Patients with relapsed/refractory mantle cell lymphoma have experienced event-free survival and overall survival benefits due to advances in second-line treatment approaches over time.
Patients with relapsed/refractory mantle cell lymphoma (MCL) experienced event-free survival (EFS) and overall survival (OS) benefits due to advances in second-line treatment approaches over time, according to findings from a prospective cohort study published in Blood Cancer Journal.
Patients who received second-line treatment for relapsed/refractory MCL between 2003 to 2009 (Era 1; n = 61), 2010 to 2014 (Era 2; n = 73), and 2015 to 2021 (Era 3; n = 49) achieved estimated 2-year EFS rates of 21% (95% CI, 13%-35%), 40% (95% CI, 30%-53%), and 51% (95% CI, 37%-68%), respectively. Additionally, the respective 5-year OS rates were 31% (95% CI, 21%-45%), 37% (95% CI, 27%-50%), and 67% (95% CI, 54%-83%).
“These results provide real-world evidence on evolving treatment patterns of second-line therapy based on the era of relapse,” study authors wrote. “The changes in second-line treatment correlated with improved EFS and OS, suggesting that treatment advances are associated with improved outcomes in patients with relapsed/refractory MCL.”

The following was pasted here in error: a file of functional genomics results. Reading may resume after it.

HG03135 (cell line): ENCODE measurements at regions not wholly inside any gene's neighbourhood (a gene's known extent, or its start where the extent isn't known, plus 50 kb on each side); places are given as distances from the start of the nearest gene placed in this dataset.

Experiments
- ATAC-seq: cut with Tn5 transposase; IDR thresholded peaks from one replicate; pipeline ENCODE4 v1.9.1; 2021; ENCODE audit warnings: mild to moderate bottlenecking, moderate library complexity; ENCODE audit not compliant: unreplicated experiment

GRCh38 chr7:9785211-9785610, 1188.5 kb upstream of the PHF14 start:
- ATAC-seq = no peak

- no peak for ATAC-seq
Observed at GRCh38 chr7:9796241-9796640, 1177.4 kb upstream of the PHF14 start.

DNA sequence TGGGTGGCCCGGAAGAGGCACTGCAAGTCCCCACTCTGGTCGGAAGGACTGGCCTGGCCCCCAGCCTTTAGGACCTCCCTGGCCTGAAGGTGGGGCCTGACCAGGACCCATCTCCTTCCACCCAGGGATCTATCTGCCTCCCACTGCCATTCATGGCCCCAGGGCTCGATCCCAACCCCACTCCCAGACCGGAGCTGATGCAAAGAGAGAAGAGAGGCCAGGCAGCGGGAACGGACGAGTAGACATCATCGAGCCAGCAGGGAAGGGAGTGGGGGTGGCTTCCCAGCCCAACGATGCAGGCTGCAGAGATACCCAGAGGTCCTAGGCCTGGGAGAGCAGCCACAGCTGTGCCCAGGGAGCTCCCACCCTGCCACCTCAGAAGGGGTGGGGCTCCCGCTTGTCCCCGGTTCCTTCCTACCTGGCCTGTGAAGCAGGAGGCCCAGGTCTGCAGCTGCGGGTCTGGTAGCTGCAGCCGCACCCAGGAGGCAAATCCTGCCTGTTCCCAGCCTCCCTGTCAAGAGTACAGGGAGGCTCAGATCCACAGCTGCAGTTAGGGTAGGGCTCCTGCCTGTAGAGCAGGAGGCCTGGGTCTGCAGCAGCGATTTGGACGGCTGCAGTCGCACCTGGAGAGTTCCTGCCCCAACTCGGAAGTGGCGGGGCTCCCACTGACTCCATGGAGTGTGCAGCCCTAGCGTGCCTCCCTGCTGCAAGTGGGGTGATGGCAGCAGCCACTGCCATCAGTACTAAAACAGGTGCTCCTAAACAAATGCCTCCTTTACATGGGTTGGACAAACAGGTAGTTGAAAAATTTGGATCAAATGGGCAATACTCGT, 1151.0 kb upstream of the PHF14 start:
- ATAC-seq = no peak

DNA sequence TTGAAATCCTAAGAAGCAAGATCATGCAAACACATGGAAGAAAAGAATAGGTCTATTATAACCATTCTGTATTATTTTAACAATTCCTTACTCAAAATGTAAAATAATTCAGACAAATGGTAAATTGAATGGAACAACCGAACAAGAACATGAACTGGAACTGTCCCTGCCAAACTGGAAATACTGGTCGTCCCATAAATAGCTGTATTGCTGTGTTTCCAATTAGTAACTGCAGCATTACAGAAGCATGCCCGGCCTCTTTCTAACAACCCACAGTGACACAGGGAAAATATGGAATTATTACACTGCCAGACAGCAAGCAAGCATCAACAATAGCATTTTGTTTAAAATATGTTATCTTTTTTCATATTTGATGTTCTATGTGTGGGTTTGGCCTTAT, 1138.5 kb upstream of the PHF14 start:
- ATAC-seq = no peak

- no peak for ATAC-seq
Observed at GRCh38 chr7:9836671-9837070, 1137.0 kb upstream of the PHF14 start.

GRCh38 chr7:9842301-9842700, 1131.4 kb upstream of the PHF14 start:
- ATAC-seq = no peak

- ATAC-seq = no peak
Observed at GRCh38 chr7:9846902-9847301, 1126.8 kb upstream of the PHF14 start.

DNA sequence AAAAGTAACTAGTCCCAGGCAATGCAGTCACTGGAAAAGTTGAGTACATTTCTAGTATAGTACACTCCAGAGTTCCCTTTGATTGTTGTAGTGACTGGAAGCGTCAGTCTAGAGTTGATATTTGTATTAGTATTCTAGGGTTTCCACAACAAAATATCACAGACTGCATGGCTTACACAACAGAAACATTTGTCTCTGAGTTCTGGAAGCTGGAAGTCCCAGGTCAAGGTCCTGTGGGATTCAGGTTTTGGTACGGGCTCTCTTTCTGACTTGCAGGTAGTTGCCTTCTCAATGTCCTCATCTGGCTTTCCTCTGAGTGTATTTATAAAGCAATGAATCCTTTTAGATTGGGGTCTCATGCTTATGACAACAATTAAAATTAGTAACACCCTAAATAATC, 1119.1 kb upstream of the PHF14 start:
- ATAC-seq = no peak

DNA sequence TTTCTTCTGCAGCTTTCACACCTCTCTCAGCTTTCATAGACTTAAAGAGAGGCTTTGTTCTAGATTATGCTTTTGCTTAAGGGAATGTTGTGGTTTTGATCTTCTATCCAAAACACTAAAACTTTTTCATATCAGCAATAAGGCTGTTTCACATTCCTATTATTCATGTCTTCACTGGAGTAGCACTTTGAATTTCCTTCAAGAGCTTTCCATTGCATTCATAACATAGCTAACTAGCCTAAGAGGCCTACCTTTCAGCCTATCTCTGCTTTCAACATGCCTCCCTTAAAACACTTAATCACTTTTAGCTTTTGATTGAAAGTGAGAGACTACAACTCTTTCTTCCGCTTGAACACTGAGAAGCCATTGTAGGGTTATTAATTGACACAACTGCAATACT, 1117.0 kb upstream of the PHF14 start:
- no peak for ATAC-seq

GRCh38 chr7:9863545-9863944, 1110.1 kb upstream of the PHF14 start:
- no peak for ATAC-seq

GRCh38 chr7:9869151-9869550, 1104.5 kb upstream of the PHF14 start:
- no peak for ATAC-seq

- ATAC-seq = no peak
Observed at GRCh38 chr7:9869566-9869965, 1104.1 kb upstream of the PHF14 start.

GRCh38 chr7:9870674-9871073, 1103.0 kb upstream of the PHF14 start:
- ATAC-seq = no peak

To conduct their study, investigators identified patients with relapsed/refractory MCL diagnosed between 2002 to 2015 who initiated second-line therapy and were followed through 2021 from the Molecular Epidemiology Resource prospective cohort of the University of Iowa/Mayo Clinic Lymphoma Specialized Program of Research Excellence. Frontline therapies were classified as high-dose cytarabine based; rituximab (Rituxan) plus bendamustine with or without ASCT; other systemic therapy (rituximab plus cladribine [Mavenclad] with and without temsirolimus [Torisel], fludarabine [Fludara] plus rituximab, or fludarabine plus rituximab and mitoxantrone); and non-systemic therapy (surgical resection or radiation). Second-line treatments were classified the same as frontline therapies, in addition to induction followed by allogeneic transplant, BTK inhibition, and other non–BTK targeted therapies.